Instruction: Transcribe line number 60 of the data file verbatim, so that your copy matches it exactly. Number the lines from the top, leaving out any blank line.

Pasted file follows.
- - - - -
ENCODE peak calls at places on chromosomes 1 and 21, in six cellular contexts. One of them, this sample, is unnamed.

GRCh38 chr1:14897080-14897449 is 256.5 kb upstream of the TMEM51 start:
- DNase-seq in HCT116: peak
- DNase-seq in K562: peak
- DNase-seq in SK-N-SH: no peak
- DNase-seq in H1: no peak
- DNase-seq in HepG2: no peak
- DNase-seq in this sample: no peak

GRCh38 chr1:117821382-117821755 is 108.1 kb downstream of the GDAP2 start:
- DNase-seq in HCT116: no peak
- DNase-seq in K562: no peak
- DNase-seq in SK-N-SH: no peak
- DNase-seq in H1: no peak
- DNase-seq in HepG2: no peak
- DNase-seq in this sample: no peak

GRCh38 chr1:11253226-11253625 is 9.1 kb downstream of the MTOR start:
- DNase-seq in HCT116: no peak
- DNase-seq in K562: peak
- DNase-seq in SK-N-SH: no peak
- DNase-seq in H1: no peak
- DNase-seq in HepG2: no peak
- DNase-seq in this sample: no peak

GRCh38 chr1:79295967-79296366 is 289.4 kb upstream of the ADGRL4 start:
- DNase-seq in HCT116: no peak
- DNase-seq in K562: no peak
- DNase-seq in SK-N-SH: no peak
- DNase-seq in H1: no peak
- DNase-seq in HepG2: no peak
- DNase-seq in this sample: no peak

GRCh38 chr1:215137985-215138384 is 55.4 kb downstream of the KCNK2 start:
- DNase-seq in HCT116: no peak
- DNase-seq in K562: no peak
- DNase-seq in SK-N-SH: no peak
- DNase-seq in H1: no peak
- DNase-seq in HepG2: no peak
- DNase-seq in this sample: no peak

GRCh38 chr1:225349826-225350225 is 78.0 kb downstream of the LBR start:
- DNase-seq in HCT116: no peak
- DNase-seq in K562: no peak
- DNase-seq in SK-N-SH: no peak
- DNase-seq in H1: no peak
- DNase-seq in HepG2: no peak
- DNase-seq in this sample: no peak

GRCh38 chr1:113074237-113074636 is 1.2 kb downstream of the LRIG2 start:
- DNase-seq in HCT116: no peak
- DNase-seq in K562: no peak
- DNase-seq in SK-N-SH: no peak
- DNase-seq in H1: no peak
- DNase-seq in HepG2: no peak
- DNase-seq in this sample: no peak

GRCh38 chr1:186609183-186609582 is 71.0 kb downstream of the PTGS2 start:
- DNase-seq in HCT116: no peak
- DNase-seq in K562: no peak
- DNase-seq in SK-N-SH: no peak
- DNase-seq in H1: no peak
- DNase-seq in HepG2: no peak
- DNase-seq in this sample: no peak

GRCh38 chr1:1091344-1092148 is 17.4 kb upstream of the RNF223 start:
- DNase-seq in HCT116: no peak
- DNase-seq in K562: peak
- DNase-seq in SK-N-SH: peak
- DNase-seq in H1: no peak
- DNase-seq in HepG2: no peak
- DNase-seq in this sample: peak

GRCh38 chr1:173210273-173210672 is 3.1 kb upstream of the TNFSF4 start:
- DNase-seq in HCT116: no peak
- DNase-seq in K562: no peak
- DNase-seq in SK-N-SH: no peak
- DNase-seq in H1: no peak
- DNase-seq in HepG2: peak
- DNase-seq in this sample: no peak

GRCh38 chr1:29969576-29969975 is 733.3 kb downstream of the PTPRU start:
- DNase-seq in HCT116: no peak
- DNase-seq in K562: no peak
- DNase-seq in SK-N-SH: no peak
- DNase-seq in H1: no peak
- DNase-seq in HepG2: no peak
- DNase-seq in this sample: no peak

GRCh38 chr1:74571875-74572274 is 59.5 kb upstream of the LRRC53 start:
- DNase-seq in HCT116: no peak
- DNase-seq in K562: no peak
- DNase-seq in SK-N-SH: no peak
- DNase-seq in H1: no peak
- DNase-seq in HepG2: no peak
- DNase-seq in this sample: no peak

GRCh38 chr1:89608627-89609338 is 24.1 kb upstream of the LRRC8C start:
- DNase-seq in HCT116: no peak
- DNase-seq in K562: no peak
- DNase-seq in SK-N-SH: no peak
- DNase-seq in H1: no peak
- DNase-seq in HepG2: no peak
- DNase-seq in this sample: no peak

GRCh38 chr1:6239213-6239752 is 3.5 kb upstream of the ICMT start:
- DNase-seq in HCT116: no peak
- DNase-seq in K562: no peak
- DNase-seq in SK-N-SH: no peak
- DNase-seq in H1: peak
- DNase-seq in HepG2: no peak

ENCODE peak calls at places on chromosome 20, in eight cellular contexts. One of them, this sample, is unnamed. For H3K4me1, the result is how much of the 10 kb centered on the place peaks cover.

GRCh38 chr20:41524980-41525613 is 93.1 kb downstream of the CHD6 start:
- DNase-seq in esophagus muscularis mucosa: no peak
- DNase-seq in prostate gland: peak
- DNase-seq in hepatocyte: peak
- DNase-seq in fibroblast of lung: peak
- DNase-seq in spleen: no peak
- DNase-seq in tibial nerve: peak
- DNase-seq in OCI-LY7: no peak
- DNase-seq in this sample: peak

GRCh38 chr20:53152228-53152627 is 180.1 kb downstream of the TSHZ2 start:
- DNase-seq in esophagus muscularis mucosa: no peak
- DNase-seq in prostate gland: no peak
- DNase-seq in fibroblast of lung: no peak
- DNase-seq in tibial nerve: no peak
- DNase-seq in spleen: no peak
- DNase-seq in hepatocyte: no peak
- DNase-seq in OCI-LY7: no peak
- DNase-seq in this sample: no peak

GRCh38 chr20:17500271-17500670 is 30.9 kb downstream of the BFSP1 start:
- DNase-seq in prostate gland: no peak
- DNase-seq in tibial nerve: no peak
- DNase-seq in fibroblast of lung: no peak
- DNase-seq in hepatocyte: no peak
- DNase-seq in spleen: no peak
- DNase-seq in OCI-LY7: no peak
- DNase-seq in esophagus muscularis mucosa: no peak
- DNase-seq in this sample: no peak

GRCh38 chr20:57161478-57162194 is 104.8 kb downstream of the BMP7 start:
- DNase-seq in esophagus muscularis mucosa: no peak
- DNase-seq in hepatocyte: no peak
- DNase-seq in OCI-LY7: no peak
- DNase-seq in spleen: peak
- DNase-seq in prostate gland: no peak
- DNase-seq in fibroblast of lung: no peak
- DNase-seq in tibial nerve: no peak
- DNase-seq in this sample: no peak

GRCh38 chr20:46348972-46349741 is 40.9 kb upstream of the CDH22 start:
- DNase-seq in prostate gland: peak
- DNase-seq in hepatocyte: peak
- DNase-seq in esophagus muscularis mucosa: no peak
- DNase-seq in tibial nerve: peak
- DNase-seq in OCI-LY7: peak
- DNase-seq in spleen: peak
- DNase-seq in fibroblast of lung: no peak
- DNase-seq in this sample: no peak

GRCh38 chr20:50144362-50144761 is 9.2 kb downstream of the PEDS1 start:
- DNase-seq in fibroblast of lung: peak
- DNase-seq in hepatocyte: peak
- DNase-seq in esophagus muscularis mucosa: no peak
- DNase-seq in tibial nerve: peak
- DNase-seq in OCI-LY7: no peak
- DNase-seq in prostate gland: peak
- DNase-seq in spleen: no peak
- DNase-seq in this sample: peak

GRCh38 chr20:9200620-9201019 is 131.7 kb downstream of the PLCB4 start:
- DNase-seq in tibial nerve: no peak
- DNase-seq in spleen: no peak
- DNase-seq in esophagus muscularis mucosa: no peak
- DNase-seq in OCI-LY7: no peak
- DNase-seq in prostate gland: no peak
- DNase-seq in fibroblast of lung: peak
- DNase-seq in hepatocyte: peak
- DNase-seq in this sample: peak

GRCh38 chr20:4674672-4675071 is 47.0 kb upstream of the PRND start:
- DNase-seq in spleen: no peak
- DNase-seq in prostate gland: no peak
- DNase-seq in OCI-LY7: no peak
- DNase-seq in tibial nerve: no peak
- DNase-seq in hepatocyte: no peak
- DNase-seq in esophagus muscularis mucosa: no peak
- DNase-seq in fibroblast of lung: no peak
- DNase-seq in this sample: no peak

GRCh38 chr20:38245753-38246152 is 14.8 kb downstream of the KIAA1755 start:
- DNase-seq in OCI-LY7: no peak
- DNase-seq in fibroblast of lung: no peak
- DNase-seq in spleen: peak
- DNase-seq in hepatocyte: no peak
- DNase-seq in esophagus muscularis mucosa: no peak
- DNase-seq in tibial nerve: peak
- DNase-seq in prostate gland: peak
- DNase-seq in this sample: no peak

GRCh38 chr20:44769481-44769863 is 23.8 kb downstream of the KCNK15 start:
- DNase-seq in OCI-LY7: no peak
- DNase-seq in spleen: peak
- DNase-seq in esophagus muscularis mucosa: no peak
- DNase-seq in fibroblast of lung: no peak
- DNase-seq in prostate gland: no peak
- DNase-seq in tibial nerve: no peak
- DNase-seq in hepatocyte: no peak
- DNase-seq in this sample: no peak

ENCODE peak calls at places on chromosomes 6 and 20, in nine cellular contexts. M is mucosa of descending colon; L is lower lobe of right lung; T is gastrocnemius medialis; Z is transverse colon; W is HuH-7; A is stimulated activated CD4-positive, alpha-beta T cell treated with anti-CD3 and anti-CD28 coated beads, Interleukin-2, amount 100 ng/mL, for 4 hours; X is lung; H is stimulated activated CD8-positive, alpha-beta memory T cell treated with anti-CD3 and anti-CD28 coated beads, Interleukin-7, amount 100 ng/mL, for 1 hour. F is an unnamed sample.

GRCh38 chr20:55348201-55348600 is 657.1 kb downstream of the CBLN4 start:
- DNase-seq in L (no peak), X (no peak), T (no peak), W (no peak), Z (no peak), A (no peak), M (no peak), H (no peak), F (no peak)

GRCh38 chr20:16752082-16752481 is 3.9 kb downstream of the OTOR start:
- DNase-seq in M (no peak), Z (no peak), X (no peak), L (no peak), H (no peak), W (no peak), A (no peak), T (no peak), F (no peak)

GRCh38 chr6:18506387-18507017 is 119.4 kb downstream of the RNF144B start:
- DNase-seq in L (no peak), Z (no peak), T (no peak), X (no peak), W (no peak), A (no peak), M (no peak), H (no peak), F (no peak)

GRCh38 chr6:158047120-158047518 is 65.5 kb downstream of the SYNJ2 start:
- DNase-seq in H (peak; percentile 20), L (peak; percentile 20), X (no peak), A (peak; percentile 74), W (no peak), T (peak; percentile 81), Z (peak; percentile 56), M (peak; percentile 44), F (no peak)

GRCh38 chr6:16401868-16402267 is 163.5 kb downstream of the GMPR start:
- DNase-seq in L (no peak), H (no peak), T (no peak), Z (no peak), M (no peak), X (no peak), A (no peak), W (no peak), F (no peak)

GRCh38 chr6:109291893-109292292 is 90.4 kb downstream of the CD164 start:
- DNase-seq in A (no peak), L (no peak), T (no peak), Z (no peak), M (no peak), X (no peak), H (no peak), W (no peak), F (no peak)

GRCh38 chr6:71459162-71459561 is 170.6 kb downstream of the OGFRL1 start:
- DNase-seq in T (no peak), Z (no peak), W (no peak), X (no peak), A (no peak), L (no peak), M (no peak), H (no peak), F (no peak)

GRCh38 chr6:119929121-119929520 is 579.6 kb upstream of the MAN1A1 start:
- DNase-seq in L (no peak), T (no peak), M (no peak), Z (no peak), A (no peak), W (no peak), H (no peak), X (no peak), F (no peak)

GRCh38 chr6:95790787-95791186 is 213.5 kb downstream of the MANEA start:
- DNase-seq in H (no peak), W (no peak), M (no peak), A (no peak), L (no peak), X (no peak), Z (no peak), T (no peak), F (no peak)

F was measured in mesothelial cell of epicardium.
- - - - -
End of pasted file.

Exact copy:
- DNase-seq in K562: peak